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Police officer arrested on domestic violence charges

As scary as it may sound, anyone can fall victim to domestic violence. Those who seem calm and even those who are in a position to protect and serve can become enraged, placing other individuals at risk of serious harm. This happened recently when a six-year veteran of a police force was arrested and charged with assault, criminal restraint and domestic battery. The charges stem from a domestic abuse call which later led to a stand-off. There is no word yet as to the condition of the victim.

One who feels as if she is in danger of immediate harm should call 911 as soon as possible. This is the fastest way to obtain protection from someone who may cause an individual harm. Afterwards, a Maryland resident can go to their local courthouse and seek a Temporary Protective Order, which may be obtained at any time.

Within seven days of receiving a Temporary Protective Order, a hearing will be held where a judge will make a determination regarding a permanent protection order. If one is granted, then the accused abuser must stay away from the victim and perhaps any children shared by the parties involved. This may mean the alleged abuser will have to move out of a home shared by the parties.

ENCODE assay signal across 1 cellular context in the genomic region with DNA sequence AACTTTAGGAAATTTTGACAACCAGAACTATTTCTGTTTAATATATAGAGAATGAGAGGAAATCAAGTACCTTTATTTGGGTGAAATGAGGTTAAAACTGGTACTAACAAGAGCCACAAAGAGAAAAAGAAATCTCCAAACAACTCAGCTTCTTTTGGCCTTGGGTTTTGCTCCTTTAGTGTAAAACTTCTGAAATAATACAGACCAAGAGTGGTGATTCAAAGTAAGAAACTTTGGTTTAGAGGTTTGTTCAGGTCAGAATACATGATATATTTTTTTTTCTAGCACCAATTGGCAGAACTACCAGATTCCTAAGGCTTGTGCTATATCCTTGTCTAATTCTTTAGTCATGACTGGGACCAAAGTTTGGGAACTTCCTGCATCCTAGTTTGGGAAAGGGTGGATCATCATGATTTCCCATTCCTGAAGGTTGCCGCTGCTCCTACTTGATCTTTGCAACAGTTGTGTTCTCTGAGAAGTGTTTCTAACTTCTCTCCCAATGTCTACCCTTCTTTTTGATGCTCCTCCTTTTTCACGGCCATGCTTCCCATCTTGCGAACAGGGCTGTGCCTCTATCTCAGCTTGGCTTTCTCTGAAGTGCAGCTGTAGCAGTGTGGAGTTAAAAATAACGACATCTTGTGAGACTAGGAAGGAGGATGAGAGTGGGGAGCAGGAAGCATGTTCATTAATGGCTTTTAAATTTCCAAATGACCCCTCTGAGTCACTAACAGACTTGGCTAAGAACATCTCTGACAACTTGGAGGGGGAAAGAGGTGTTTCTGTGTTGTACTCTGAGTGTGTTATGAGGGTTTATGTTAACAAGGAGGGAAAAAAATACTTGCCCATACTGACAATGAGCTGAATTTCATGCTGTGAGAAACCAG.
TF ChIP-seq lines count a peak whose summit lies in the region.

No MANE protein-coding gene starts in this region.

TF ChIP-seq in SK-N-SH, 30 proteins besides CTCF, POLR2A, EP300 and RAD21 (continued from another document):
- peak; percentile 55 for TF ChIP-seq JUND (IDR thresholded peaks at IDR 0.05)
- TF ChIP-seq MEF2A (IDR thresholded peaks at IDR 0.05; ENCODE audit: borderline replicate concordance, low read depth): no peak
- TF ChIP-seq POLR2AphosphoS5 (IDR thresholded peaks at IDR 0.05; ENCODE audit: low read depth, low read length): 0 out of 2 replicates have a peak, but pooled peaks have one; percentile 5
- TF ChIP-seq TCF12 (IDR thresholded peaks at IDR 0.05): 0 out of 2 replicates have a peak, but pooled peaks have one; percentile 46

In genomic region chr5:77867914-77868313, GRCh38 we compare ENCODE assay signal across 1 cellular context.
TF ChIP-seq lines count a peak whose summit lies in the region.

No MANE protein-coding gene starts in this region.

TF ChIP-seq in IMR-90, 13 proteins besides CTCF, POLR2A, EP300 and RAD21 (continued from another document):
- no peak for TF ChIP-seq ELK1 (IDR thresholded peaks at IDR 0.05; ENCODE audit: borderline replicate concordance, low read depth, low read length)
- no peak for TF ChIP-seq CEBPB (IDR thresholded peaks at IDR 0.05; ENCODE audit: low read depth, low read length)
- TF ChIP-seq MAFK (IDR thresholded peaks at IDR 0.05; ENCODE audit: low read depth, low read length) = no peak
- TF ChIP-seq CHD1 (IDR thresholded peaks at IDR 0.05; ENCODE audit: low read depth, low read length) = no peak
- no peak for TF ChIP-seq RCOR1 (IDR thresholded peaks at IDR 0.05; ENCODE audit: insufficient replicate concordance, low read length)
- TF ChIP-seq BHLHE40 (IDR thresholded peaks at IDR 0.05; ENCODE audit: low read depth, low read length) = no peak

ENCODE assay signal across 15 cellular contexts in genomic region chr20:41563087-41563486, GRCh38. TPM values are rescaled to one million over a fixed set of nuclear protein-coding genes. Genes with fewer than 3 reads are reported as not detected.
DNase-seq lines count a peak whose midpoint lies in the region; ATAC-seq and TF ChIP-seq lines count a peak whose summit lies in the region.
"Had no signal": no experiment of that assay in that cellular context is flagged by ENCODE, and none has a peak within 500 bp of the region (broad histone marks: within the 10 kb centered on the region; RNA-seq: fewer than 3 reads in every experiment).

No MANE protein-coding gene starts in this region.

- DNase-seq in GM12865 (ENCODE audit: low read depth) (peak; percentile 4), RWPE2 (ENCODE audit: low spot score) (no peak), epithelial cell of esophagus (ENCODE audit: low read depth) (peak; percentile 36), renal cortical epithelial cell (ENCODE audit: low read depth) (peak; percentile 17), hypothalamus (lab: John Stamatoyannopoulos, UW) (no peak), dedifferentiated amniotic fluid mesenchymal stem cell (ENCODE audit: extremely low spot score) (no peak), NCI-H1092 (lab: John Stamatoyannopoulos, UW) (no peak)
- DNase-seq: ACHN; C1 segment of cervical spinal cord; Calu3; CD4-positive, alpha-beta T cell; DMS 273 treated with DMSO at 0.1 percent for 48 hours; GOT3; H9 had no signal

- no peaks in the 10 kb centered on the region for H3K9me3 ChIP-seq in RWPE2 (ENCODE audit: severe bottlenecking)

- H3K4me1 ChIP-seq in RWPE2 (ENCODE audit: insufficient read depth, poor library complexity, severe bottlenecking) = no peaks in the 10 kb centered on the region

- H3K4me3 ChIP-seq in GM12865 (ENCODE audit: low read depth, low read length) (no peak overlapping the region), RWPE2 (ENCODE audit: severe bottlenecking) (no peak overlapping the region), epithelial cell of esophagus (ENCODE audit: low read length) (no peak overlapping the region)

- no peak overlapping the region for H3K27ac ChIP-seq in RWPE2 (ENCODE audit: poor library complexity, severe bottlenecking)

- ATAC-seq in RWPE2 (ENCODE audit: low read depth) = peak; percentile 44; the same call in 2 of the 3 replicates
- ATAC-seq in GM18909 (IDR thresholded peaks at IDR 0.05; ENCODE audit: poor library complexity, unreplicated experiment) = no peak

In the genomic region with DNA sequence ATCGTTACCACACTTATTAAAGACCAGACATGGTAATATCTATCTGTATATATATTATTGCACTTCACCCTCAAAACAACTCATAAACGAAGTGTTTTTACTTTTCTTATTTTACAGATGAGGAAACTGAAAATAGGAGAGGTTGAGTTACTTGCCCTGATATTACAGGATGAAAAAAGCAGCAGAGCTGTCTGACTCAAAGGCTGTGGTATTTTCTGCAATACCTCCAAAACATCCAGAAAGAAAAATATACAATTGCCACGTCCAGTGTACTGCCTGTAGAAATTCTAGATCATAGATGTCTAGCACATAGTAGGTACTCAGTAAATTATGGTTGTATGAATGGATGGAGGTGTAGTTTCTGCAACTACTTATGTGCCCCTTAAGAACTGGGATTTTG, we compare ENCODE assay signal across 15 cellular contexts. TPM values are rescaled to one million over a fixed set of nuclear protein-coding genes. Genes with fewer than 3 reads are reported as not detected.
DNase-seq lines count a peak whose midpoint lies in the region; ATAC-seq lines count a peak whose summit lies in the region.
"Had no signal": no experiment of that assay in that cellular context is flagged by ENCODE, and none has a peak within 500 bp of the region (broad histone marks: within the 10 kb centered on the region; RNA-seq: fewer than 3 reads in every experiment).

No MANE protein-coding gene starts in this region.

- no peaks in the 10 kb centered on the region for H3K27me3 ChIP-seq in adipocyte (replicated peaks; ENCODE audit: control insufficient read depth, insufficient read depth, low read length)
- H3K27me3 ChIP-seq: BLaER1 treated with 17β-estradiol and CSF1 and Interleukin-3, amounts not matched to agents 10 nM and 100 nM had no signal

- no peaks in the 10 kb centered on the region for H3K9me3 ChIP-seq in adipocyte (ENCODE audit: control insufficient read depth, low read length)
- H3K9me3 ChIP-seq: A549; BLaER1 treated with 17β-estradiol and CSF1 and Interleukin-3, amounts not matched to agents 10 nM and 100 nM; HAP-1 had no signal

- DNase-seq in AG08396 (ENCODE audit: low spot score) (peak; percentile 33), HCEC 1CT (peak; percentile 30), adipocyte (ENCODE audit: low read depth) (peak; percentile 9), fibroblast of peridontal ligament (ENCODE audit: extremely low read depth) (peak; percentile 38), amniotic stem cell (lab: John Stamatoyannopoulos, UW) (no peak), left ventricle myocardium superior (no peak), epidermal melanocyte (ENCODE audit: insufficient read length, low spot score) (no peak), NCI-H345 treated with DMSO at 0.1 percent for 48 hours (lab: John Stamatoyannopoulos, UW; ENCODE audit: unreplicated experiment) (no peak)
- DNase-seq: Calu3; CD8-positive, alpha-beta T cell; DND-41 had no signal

Domestic violence is a serious crime, and those who suffer from it should seek immediate help. A Maryland attorney with experience handling these types of cases can assist an abuse victim in seeking the protection she deserves. This may include legal document filings and court representation. In addition, a competent attorney may discuss with the victim how protection order determinations may affect divorce issues, including child custody.

When arguments get heated and turn physical, the police should be contacted immediately. Then, more permanent protection should be sought through the legal system. With her life at stake, a domestic violence victim cannot afford to forego help.

Source: KCTV 5, "Johnson County sheriff's deputy charged in domestic violence case," Laura McCallister, Dec. 6, 2013

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